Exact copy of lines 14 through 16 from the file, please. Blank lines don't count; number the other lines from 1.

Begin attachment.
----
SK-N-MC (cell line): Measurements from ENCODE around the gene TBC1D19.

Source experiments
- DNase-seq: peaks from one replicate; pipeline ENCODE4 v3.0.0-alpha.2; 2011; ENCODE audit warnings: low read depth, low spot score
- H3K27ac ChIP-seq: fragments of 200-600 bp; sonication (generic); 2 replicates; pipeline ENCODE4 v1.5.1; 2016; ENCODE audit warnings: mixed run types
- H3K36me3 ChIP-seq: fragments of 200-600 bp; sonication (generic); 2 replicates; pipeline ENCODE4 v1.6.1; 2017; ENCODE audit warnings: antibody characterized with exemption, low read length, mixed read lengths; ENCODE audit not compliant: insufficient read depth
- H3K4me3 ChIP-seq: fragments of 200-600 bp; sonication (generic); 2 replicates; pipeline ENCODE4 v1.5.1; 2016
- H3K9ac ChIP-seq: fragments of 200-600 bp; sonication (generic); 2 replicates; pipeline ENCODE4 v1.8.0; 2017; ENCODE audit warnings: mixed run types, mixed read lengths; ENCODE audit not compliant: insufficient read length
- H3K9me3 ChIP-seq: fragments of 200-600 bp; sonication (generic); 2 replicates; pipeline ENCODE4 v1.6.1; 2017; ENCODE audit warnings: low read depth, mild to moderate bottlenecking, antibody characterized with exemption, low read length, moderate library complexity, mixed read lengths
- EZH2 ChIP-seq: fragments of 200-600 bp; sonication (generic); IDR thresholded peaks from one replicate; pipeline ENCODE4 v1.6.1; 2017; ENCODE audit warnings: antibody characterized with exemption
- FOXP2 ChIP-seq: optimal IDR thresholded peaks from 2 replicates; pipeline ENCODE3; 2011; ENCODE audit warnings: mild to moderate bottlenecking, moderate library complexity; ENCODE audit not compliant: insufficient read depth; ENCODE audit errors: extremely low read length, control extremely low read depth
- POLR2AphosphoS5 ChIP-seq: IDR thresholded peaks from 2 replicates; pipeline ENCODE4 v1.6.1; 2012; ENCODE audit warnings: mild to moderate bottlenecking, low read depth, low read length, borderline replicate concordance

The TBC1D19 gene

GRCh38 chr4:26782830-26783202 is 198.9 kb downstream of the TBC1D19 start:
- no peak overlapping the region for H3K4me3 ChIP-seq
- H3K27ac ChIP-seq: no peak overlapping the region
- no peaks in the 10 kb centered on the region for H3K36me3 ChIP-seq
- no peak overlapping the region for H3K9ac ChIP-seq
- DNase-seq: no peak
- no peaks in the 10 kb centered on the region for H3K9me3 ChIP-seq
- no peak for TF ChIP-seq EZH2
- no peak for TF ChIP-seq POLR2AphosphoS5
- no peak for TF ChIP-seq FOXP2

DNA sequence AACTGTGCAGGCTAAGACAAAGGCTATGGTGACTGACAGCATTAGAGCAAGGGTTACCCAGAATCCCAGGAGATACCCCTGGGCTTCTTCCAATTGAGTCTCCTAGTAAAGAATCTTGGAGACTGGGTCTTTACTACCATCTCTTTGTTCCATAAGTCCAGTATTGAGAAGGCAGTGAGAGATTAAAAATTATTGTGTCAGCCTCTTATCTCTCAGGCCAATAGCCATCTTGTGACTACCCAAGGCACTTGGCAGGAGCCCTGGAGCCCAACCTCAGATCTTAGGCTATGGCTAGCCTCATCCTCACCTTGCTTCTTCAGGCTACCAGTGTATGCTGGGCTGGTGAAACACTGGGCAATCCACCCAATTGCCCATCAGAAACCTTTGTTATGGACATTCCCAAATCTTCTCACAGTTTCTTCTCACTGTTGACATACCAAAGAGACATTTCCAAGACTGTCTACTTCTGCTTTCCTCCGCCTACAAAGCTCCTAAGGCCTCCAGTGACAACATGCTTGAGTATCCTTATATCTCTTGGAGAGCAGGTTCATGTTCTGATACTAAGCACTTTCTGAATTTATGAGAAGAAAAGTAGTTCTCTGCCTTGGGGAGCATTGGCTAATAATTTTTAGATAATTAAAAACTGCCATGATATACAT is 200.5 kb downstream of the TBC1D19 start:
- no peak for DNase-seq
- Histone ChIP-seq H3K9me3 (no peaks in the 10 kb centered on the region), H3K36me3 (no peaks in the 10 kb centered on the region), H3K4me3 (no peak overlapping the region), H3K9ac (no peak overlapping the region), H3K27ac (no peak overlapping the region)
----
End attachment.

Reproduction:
- no peak overlapping the region for H3K4me3 ChIP-seq
- H3K27ac ChIP-seq: no peak overlapping the region
- no peaks in the 10 kb centered on the region for H3K36me3 ChIP-seq